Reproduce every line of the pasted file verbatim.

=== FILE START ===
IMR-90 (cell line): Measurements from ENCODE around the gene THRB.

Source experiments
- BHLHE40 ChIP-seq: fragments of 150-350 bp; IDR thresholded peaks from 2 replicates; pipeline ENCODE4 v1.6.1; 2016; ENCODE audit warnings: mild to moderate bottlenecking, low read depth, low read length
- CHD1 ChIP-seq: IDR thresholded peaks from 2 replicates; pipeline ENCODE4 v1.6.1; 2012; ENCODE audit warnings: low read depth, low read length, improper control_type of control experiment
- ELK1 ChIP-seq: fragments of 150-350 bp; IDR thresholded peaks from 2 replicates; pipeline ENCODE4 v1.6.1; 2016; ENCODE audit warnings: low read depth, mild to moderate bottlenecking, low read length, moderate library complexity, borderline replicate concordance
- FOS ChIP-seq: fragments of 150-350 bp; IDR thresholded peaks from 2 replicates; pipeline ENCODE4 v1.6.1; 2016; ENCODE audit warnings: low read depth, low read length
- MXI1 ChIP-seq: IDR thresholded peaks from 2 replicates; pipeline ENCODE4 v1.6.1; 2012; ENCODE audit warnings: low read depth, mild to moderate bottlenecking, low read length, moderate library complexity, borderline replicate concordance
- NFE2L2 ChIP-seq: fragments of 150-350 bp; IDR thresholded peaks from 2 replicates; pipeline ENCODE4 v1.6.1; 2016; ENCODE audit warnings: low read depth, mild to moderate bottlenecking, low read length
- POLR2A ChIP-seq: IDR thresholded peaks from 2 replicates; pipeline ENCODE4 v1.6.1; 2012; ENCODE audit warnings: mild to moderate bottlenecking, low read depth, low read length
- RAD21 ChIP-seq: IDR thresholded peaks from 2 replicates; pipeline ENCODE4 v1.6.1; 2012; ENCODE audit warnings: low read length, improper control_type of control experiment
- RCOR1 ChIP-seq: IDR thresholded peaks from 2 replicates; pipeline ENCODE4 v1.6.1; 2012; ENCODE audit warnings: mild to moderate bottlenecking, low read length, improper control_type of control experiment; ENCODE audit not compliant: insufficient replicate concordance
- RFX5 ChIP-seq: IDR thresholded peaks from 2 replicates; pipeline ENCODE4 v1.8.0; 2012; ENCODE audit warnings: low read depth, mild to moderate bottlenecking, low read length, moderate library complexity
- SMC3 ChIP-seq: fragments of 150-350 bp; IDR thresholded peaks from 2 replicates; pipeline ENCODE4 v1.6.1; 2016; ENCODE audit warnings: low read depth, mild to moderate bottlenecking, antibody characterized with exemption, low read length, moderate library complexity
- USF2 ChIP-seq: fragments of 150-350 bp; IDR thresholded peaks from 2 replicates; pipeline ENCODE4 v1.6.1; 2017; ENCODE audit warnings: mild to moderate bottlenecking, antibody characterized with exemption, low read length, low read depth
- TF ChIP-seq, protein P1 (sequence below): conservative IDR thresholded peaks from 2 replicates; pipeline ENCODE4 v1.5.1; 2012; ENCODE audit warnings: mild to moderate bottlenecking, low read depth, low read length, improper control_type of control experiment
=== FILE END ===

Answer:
IMR-90 (cell line): Measurements from ENCODE around the gene THRB.

Source experiments
- BHLHE40 ChIP-seq: fragments of 150-350 bp; IDR thresholded peaks from 2 replicates; pipeline ENCODE4 v1.6.1; 2016; ENCODE audit warnings: mild to moderate bottlenecking, low read depth, low read length
- CHD1 ChIP-seq: IDR thresholded peaks from 2 replicates; pipeline ENCODE4 v1.6.1; 2012; ENCODE audit warnings: low read depth, low read length, improper control_type of control experiment
- ELK1 ChIP-seq: fragments of 150-350 bp; IDR thresholded peaks from 2 replicates; pipeline ENCODE4 v1.6.1; 2016; ENCODE audit warnings: low read depth, mild to moderate bottlenecking, low read length, moderate library complexity, borderline replicate concordance
- FOS ChIP-seq: fragments of 150-350 bp; IDR thresholded peaks from 2 replicates; pipeline ENCODE4 v1.6.1; 2016; ENCODE audit warnings: low read depth, low read length
- MXI1 ChIP-seq: IDR thresholded peaks from 2 replicates; pipeline ENCODE4 v1.6.1; 2012; ENCODE audit warnings: low read depth, mild to moderate bottlenecking, low read length, moderate library complexity, borderline replicate concordance
- NFE2L2 ChIP-seq: fragments of 150-350 bp; IDR thresholded peaks from 2 replicates; pipeline ENCODE4 v1.6.1; 2016; ENCODE audit warnings: low read depth, mild to moderate bottlenecking, low read length
- POLR2A ChIP-seq: IDR thresholded peaks from 2 replicates; pipeline ENCODE4 v1.6.1; 2012; ENCODE audit warnings: mild to moderate bottlenecking, low read depth, low read length
- RAD21 ChIP-seq: IDR thresholded peaks from 2 replicates; pipeline ENCODE4 v1.6.1; 2012; ENCODE audit warnings: low read length, improper control_type of control experiment
- RCOR1 ChIP-seq: IDR thresholded peaks from 2 replicates; pipeline ENCODE4 v1.6.1; 2012; ENCODE audit warnings: mild to moderate bottlenecking, low read length, improper control_type of control experiment; ENCODE audit not compliant: insufficient replicate concordance
- RFX5 ChIP-seq: IDR thresholded peaks from 2 replicates; pipeline ENCODE4 v1.8.0; 2012; ENCODE audit warnings: low read depth, mild to moderate bottlenecking, low read length, moderate library complexity
- SMC3 ChIP-seq: fragments of 150-350 bp; IDR thresholded peaks from 2 replicates; pipeline ENCODE4 v1.6.1; 2016; ENCODE audit warnings: low read depth, mild to moderate bottlenecking, antibody characterized with exemption, low read length, moderate library complexity
- USF2 ChIP-seq: fragments of 150-350 bp; IDR thresholded peaks from 2 replicates; pipeline ENCODE4 v1.6.1; 2017; ENCODE audit warnings: mild to moderate bottlenecking, antibody characterized with exemption, low read length, low read depth
- TF ChIP-seq, protein P1 (sequence below): conservative IDR thresholded peaks from 2 replicates; pipeline ENCODE4 v1.5.1; 2012; ENCODE audit warnings: mild to moderate bottlenecking, low read depth, low read length, improper control_type of control experiment